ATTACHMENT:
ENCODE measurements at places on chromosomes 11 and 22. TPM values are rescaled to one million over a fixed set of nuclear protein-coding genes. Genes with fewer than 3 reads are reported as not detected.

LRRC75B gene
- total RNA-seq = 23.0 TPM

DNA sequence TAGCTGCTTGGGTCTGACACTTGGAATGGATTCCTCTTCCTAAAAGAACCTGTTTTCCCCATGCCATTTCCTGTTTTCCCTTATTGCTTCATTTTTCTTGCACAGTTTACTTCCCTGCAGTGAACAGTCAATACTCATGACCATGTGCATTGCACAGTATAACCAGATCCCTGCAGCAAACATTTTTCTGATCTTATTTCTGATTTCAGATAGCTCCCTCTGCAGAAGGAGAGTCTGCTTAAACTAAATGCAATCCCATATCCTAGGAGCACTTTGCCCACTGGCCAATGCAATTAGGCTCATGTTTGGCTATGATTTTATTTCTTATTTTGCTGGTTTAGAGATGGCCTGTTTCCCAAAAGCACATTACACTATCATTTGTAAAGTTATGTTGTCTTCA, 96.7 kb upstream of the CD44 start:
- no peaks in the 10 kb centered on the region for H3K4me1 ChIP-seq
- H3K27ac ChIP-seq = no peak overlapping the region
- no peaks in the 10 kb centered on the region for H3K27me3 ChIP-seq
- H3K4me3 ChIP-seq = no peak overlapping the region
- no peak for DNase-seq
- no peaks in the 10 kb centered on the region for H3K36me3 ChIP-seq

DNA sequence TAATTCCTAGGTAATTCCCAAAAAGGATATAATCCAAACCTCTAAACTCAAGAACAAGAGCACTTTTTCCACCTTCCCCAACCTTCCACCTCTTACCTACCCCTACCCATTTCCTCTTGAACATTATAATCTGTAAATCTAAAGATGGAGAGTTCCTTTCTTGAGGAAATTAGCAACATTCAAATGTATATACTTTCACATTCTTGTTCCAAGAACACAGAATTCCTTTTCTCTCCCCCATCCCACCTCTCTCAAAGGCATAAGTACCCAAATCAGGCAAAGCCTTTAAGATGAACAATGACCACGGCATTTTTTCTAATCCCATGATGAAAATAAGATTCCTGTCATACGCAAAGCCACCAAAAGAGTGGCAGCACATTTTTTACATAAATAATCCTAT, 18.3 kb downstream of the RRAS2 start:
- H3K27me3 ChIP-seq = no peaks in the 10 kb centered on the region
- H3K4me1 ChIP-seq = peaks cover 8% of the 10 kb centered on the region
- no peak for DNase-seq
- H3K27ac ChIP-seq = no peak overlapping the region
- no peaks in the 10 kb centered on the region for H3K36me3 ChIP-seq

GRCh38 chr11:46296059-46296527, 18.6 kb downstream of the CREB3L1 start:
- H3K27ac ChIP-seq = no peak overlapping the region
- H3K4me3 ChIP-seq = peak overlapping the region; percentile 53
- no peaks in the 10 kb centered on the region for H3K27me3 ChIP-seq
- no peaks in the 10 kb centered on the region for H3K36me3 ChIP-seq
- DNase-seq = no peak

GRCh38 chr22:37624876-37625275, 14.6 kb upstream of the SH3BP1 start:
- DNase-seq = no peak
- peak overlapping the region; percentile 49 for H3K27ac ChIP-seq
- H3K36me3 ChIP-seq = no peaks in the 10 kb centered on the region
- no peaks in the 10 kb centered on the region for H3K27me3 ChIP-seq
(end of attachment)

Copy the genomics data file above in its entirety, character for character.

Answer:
ENCODE measurements at places on chromosomes 11 and 22. TPM values are rescaled to one million over a fixed set of nuclear protein-coding genes. Genes with fewer than 3 reads are reported as not detected.

LRRC75B gene
- total RNA-seq = 23.0 TPM

DNA sequence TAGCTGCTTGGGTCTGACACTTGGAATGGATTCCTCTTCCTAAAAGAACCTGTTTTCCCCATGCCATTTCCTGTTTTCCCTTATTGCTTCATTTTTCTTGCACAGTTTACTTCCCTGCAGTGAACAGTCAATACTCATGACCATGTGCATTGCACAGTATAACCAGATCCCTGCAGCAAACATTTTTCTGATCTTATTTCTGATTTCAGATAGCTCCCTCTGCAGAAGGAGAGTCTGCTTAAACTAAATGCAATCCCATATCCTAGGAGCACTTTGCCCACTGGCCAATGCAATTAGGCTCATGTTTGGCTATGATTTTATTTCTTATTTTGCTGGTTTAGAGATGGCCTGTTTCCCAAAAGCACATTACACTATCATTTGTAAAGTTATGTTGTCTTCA, 96.7 kb upstream of the CD44 start:
- no peaks in the 10 kb centered on the region for H3K4me1 ChIP-seq
- H3K27ac ChIP-seq = no peak overlapping the region
- no peaks in the 10 kb centered on the region for H3K27me3 ChIP-seq
- H3K4me3 ChIP-seq = no peak overlapping the region
- no peak for DNase-seq
- no peaks in the 10 kb centered on the region for H3K36me3 ChIP-seq

DNA sequence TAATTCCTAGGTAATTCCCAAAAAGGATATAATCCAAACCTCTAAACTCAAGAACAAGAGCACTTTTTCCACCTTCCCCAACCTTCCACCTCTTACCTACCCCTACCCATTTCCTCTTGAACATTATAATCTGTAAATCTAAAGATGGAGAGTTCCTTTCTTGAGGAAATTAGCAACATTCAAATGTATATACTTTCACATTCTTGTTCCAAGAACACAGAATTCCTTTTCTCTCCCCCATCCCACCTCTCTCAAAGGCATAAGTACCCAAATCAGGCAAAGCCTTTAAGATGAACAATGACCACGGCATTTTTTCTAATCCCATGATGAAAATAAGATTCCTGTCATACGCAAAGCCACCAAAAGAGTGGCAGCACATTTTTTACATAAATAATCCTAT, 18.3 kb downstream of the RRAS2 start:
- H3K27me3 ChIP-seq = no peaks in the 10 kb centered on the region
- H3K4me1 ChIP-seq = peaks cover 8% of the 10 kb centered on the region
- no peak for DNase-seq
- H3K27ac ChIP-seq = no peak overlapping the region
- no peaks in the 10 kb centered on the region for H3K36me3 ChIP-seq

GRCh38 chr11:46296059-46296527, 18.6 kb downstream of the CREB3L1 start:
- H3K27ac ChIP-seq = no peak overlapping the region
- H3K4me3 ChIP-seq = peak overlapping the region; percentile 53
- no peaks in the 10 kb centered on the region for H3K27me3 ChIP-seq
- no peaks in the 10 kb centered on the region for H3K36me3 ChIP-seq
- DNase-seq = no peak

GRCh38 chr22:37624876-37625275, 14.6 kb upstream of the SH3BP1 start:
- DNase-seq = no peak
- peak overlapping the region; percentile 49 for H3K27ac ChIP-seq
- H3K36me3 ChIP-seq = no peaks in the 10 kb centered on the region
- no peaks in the 10 kb centered on the region for H3K27me3 ChIP-seq